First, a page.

Astou Ndiaye (Keynote)
Simon A. Akindes
Garrett Ash
Derek Catsam
Pascal Charitas & Claude Kemo-Keimbou
Decius Chipande
Mark Crandall
Laya Djonobaye
Andrew Guest
Henri Kah
Matthew Kirwin
Flavius Mokake & Samba Camara
Walter Nkwi
Chuka Onwumechili & Sunday Oloruntolo
Kwabena Owusu-Kwarteng
Martin Sango Ndeh
Karin ter-Horst
Anna Tranfaglia
Ali Ziyati

Andrew Guest
University of Portland

Sport Psychology for Development? Critical Reflections and Constructive Suggestions on Outsiders ‘Building Community’ in the Global South

 

Abstract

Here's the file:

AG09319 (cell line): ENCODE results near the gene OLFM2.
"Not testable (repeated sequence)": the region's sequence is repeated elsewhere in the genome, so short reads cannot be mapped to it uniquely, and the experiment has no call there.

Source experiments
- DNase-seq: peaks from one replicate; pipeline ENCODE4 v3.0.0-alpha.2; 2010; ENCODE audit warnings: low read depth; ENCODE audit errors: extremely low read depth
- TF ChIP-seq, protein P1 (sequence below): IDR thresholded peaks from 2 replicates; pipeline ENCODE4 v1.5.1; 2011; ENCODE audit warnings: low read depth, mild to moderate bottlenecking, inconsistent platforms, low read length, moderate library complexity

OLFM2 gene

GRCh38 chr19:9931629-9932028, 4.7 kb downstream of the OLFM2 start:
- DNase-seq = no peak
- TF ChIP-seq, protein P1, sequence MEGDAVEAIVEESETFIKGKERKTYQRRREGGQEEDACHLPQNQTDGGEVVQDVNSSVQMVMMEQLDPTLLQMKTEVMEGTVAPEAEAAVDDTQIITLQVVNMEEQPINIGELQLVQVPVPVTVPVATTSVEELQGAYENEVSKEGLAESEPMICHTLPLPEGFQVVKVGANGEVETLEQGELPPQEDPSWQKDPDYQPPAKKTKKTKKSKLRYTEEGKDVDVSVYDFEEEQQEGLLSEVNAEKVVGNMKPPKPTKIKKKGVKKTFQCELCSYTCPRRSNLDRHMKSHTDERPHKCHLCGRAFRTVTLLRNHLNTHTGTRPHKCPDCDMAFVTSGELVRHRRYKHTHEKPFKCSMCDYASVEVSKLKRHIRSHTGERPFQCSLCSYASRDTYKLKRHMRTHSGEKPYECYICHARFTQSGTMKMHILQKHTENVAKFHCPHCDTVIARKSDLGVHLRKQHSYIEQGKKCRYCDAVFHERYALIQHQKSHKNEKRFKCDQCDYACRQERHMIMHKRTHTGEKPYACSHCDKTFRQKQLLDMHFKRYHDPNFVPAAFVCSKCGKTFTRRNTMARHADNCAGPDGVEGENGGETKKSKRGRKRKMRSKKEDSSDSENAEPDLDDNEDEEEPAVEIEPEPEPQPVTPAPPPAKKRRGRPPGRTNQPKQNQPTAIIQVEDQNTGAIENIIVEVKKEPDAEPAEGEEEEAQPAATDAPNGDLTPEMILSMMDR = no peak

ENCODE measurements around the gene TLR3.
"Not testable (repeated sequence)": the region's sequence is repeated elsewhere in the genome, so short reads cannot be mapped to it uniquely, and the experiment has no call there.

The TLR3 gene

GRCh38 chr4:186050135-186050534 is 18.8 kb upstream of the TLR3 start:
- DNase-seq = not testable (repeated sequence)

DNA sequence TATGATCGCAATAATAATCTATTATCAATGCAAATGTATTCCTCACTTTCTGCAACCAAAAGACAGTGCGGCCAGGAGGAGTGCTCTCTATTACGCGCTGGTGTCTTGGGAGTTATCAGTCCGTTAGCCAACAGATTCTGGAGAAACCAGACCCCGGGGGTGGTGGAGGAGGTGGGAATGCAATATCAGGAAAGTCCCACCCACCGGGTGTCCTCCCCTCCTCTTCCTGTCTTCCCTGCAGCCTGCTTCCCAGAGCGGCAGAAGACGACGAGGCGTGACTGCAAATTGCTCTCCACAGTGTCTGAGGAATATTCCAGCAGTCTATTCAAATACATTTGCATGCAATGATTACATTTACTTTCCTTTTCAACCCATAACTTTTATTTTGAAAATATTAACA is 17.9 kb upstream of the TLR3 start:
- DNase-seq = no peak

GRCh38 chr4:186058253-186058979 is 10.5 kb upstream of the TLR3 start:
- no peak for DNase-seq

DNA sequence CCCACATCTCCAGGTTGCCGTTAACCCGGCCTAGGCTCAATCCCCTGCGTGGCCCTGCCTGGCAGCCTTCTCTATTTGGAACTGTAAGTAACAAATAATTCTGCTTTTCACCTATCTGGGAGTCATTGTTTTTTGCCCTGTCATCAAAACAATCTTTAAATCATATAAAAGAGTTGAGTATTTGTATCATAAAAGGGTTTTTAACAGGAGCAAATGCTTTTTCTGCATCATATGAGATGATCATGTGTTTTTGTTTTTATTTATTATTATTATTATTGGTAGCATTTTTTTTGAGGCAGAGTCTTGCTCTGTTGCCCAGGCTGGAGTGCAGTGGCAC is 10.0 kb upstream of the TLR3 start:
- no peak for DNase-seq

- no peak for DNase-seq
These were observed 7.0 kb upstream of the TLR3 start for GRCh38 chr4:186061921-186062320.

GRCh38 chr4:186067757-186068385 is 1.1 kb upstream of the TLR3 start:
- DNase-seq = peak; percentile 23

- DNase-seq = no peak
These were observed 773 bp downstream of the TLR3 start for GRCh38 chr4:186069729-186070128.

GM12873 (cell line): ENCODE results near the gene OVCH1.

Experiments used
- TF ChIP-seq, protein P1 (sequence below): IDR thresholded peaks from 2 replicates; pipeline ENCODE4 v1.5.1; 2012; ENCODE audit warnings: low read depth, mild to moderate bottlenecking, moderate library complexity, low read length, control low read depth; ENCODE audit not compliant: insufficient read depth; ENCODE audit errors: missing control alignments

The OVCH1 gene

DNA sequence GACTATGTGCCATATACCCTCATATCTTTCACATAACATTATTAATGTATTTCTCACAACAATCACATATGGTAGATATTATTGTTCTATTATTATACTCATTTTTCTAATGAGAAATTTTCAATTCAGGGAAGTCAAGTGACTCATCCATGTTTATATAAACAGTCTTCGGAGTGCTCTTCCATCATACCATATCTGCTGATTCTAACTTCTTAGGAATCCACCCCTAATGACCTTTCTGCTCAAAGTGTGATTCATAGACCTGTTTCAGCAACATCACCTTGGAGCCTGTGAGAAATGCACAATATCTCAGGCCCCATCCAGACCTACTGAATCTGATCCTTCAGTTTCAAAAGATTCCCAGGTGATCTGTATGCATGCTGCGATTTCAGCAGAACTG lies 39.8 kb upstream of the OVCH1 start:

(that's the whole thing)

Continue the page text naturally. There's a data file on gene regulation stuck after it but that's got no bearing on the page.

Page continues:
In the fast growing world of ‘Sport for Development and Peace’ (SDP) programs coordinated by Global North organizations for Global South communities much of the discourse has a psychological orientation. Programs talk, for example, about using sport to develop life skills, to build self-esteem, to improve motivation, or to change prejudicial attitudes. In this paper I draw on experiences and research with SDP programs in Malawi and Angola, along with experiences teaching about sports and development in an American university, to discuss both the problems and the potential for applying a psychological lens to sports and development programs when working in the Global South. The problems start with questions about whether psychological prescriptions are actually relevant to cross-cultural community development, particularly as those prescriptions often falsely imply psychological deficiency at the individual level. Further, while sport can sometimes change prejudicial attitudes, it can also reify artificial social groups and create community division. As such, the greatest potential for psychology in the world of SDP may lie in helping programs understand the conditions under which sport does and does not relate to community development. Thus, the proposal here is that psychology might be most useful to SDP and communities in the Global South for its research base rather than its applied tools. There is a need, for example, for better assessment within SDP both before and after programming. It could also be helpful for SDP programs to have access to research in areas such as social identity theory and the community psychology of empowerment to inform program design. Overall, the hope here is that the application of psychology in the world of SDP will grow in qualitative rather than quantitative measure.

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